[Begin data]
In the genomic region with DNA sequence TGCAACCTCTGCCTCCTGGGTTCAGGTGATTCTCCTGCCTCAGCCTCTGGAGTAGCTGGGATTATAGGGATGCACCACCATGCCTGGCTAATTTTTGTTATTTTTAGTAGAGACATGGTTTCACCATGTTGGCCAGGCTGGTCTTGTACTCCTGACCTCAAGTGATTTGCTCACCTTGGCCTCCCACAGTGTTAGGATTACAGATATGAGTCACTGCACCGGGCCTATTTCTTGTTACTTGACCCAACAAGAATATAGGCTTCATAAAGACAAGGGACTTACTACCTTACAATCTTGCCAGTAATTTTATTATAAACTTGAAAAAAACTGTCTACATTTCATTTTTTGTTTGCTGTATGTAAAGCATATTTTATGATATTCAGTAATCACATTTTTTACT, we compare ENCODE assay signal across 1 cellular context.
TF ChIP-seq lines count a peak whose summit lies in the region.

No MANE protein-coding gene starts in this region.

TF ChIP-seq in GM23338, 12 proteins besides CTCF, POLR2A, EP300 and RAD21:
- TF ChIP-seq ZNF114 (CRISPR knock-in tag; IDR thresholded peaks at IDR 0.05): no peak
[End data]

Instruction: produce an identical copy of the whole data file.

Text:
In the genomic region with DNA sequence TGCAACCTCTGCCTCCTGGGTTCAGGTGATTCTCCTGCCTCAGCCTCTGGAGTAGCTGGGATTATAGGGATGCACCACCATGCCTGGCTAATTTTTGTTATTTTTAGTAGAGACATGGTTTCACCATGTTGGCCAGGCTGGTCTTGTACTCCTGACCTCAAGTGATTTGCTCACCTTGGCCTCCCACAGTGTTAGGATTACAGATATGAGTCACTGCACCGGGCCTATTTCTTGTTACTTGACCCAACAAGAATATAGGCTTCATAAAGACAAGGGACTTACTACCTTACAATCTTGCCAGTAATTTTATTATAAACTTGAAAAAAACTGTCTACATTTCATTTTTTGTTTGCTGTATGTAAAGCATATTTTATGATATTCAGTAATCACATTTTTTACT, we compare ENCODE assay signal across 1 cellular context.
TF ChIP-seq lines count a peak whose summit lies in the region.

No MANE protein-coding gene starts in this region.

TF ChIP-seq in GM23338, 12 proteins besides CTCF, POLR2A, EP300 and RAD21:
- TF ChIP-seq ZNF114 (CRISPR knock-in tag; IDR thresholded peaks at IDR 0.05): no peak